To specify that the variable must hold only positive numbers, besides unsigned int, you can use the UInt32 data type to declare the variable. The UInt32 data type is defined in the System namespace. Here is an example:

using namespace System;

int main()
{
	UInt32 Number = 46082;

	Console::WriteLine(Number);

	return 0;
}
 

Practical LearningPractical Learning: Declaring Unsigned Variables

  1. To use unsigned variables, change the file as follows:
     
    using namespace System;
    
    int main()
    {
        Byte stories = 2;
        unsigned bedrooms = 5;
        unsigned yearBuilt = 1962;
    
        Console::WriteLine("=//=  Altair Realty  =//=");
        Console::WriteLine("-=- Properties Inventory -=-");
        Console::WriteLine("Property:");
        Console::Write("Stories:    ");
        Console::WriteLine(stories);
        Console::Write("Bedrooms:   ");
        Console::WriteLine(bedrooms);
        Console::Write("Year Built: ");
        Console::WriteLine(yearBuilt);
        
        return 0;
    }
  2. Execute the project to see the result:
     
    =//=  Altair Realty  =//=
    -=- Properties Inventory -=-
    Property:
    Stories:  2
    Bedrooms: 5
  3. Close the DOS window

Long Integers

While the int and the Int32 data types can hold significantly large numbers, you may still need a variable that can hold very large numbers. Such a variable can be declared using the long data type. Such a variable can hold a number that ranges from -9,223,372,036,854,775,808 to 9,223,372,036,854,775,807. Based on this, it is important to note that a long variable can hold a short, an int, an Int16 or an Int32 variable but, unlike the int and the Int32 that are more commonly used, the long is more appropriate if you know that the variable will really need to carry very large numbers. Otherwise, the long can use significant memory.

Here is an example:

using namespace System;

int main()
{
	long Number = 46082;

	Console::WriteLine(Number);

	return 0;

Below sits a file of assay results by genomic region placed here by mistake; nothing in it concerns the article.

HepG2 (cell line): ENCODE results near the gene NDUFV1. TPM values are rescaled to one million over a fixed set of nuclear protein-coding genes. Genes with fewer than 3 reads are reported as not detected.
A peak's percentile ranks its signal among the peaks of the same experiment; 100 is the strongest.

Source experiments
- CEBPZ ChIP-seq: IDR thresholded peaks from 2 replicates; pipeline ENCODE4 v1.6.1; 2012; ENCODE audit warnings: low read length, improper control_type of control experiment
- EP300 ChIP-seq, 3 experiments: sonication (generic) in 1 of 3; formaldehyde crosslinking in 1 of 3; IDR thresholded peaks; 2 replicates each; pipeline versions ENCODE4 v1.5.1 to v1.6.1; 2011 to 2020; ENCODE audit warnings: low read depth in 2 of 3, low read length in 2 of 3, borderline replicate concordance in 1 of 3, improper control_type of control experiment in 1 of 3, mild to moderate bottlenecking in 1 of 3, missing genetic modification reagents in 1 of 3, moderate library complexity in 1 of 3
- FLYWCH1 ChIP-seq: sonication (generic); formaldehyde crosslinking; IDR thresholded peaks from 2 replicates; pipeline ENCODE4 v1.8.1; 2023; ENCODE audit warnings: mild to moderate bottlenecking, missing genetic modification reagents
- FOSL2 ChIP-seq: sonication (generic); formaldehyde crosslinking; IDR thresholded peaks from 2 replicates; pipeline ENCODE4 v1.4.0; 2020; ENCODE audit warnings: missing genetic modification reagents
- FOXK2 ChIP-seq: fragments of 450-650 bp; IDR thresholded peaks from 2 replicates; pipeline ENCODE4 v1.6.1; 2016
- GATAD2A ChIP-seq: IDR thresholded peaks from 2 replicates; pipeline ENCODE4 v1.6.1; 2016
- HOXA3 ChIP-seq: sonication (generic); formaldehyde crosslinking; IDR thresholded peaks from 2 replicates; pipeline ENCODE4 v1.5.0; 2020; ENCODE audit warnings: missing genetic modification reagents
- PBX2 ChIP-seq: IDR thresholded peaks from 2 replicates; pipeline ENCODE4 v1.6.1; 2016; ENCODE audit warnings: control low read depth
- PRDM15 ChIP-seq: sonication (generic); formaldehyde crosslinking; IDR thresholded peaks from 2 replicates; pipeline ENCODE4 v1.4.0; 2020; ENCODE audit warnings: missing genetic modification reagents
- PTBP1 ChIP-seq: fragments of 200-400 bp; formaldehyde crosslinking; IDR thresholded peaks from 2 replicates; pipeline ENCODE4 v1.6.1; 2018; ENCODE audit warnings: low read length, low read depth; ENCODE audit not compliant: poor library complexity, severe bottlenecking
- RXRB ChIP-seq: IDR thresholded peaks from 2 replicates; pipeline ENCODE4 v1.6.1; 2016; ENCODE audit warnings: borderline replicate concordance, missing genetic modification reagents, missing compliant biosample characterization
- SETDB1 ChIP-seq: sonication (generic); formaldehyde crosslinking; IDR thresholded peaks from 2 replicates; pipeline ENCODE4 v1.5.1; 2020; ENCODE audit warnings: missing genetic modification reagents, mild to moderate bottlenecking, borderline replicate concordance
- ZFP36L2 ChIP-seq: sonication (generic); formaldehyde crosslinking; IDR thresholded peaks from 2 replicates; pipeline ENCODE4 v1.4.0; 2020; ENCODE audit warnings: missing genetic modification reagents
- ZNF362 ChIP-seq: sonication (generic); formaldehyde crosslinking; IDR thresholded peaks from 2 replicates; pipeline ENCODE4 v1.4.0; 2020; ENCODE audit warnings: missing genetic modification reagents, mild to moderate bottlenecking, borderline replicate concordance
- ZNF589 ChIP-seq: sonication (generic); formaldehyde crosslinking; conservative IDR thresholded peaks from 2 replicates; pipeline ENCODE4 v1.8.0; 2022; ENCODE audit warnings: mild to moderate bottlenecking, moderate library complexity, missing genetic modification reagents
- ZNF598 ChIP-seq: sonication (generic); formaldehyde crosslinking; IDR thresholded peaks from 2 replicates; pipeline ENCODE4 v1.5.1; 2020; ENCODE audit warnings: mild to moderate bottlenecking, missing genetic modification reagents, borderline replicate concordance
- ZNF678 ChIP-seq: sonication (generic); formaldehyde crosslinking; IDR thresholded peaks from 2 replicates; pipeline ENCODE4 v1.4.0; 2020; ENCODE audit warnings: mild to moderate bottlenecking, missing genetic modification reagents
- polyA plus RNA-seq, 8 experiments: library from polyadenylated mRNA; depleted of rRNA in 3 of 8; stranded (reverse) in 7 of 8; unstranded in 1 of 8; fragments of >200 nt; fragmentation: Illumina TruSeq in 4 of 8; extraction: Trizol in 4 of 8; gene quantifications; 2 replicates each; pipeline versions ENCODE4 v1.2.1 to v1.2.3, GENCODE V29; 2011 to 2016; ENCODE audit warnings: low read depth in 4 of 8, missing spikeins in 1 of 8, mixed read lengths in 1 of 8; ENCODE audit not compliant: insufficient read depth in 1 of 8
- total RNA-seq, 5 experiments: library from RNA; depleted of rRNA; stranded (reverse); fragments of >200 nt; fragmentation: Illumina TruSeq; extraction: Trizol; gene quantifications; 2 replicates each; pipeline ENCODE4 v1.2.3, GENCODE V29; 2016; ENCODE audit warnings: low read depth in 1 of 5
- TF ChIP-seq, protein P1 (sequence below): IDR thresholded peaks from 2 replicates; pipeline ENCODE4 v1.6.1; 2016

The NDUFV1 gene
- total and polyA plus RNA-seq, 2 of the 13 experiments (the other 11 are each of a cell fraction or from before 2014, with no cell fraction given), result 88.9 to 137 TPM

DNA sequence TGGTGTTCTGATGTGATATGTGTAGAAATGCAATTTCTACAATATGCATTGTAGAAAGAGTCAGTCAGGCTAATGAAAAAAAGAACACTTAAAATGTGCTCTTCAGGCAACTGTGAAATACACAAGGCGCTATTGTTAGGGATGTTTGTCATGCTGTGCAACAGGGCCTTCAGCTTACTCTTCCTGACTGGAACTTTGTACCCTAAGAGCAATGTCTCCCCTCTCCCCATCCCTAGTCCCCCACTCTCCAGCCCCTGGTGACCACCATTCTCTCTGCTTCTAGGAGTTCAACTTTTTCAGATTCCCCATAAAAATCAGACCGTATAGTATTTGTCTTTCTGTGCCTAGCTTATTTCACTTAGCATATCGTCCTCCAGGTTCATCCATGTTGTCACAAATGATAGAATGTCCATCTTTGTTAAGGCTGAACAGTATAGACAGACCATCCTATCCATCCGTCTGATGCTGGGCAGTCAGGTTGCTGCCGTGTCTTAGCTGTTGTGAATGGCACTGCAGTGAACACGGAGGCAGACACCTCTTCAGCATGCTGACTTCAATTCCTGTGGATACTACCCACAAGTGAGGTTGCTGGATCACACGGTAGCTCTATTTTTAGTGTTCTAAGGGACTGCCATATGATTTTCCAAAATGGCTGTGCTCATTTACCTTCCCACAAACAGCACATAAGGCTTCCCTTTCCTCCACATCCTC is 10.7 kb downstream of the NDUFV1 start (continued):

}

This would produce:

46082
Press any key to continue

When declaring a variable as long, it can hold either positive or negative numbers. You can still enforce this by declaring the variable as signed long.

 

Practical LearningPractical Learning: Declaring Long Integers

  1. To declare a long variable, change the file as follows:
     
    using namespace System;
    
    int main()
    {
        long propertyNumber = 490724;
        Byte stories = 2;
        unsigned bedrooms = 5;
        unsigned yearBuilt = 1962;
    
        Console::WriteLine("=//=  Altair Realty  =//=");
        Console::WriteLine("-=- Properties Inventory -=-");
        Console::Write("Property #: ");
        Console::WriteLine(propertyNumber);
        Console::Write("Stories:    ");
        Console::WriteLine(stories);
        Console::Write("Bedrooms:   ");
        Console::WriteLine(bedrooms);
        Console::Write("Year Built: ");
        Console::WriteLine(yearBuilt);
        
        return 0;
    }
  2. Execute the project to see the result:
     
    =//=  Altair Realty  =//=
    -=- Properties Inventory -=-
    Property #: 490724
    Stories:    2
    Bedrooms:   5
    Year Built: 1962
    Press any key to continue . . .
  3. Close the DOS window

Initializing an Integral Variable

After declaring an integer variable, you can initialize it with an appropriate value. As far as the value is concerned, you have two main alternatives. You can initialize an integral variable with a decimal value as we have done so far. Alternatively, you can initialize an integral variable with a hexadecimal value.